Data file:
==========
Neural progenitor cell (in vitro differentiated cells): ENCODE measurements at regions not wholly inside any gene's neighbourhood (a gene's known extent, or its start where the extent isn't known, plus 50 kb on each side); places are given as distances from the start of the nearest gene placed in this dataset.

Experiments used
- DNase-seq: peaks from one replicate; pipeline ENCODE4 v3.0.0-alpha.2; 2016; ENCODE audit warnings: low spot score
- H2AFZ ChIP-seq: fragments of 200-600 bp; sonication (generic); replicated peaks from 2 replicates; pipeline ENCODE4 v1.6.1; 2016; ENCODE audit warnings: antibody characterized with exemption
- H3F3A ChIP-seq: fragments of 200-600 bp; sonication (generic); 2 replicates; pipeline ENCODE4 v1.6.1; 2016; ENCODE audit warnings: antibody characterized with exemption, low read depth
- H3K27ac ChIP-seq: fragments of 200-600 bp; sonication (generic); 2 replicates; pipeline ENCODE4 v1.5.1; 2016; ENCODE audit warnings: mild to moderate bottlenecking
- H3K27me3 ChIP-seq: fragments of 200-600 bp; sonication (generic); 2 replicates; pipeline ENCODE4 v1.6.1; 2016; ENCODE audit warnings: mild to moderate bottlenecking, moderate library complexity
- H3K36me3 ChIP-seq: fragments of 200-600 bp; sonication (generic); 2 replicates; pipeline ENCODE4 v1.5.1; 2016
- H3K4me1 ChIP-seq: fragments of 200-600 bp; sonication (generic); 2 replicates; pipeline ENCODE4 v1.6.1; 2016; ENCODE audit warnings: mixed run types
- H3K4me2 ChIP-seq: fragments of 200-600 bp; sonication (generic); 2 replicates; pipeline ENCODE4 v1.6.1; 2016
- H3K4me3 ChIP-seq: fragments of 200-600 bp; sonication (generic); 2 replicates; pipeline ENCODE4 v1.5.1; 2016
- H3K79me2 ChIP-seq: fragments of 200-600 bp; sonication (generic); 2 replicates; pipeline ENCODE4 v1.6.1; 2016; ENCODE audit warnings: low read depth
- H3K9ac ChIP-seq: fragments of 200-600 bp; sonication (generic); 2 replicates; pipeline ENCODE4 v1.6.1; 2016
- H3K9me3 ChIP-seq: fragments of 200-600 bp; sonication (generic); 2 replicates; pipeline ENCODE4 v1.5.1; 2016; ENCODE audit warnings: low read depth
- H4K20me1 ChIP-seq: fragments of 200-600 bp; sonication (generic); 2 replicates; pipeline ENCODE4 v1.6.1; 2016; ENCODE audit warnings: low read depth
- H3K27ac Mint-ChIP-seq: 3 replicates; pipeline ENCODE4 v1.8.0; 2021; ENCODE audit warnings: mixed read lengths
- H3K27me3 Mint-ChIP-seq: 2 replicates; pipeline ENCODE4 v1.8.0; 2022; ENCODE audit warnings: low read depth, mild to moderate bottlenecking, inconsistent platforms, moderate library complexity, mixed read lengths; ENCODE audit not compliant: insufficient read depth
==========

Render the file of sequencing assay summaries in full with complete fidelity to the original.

Neural progenitor cell (in vitro differentiated cells): ENCODE measurements at regions not wholly inside any gene's neighbourhood (a gene's known extent, or its start where the extent isn't known, plus 50 kb on each side); places are given as distances from the start of the nearest gene placed in this dataset.

Experiments used
- DNase-seq: peaks from one replicate; pipeline ENCODE4 v3.0.0-alpha.2; 2016; ENCODE audit warnings: low spot score
- H2AFZ ChIP-seq: fragments of 200-600 bp; sonication (generic); replicated peaks from 2 replicates; pipeline ENCODE4 v1.6.1; 2016; ENCODE audit warnings: antibody characterized with exemption
- H3F3A ChIP-seq: fragments of 200-600 bp; sonication (generic); 2 replicates; pipeline ENCODE4 v1.6.1; 2016; ENCODE audit warnings: antibody characterized with exemption, low read depth
- H3K27ac ChIP-seq: fragments of 200-600 bp; sonication (generic); 2 replicates; pipeline ENCODE4 v1.5.1; 2016; ENCODE audit warnings: mild to moderate bottlenecking
- H3K27me3 ChIP-seq: fragments of 200-600 bp; sonication (generic); 2 replicates; pipeline ENCODE4 v1.6.1; 2016; ENCODE audit warnings: mild to moderate bottlenecking, moderate library complexity
- H3K36me3 ChIP-seq: fragments of 200-600 bp; sonication (generic); 2 replicates; pipeline ENCODE4 v1.5.1; 2016
- H3K4me1 ChIP-seq: fragments of 200-600 bp; sonication (generic); 2 replicates; pipeline ENCODE4 v1.6.1; 2016; ENCODE audit warnings: mixed run types
- H3K4me2 ChIP-seq: fragments of 200-600 bp; sonication (generic); 2 replicates; pipeline ENCODE4 v1.6.1; 2016
- H3K4me3 ChIP-seq: fragments of 200-600 bp; sonication (generic); 2 replicates; pipeline ENCODE4 v1.5.1; 2016
- H3K79me2 ChIP-seq: fragments of 200-600 bp; sonication (generic); 2 replicates; pipeline ENCODE4 v1.6.1; 2016; ENCODE audit warnings: low read depth
- H3K9ac ChIP-seq: fragments of 200-600 bp; sonication (generic); 2 replicates; pipeline ENCODE4 v1.6.1; 2016
- H3K9me3 ChIP-seq: fragments of 200-600 bp; sonication (generic); 2 replicates; pipeline ENCODE4 v1.5.1; 2016; ENCODE audit warnings: low read depth
- H4K20me1 ChIP-seq: fragments of 200-600 bp; sonication (generic); 2 replicates; pipeline ENCODE4 v1.6.1; 2016; ENCODE audit warnings: low read depth
- H3K27ac Mint-ChIP-seq: 3 replicates; pipeline ENCODE4 v1.8.0; 2021; ENCODE audit warnings: mixed read lengths
- H3K27me3 Mint-ChIP-seq: 2 replicates; pipeline ENCODE4 v1.8.0; 2022; ENCODE audit warnings: low read depth, mild to moderate bottlenecking, inconsistent platforms, moderate library complexity, mixed read lengths; ENCODE audit not compliant: insufficient read depth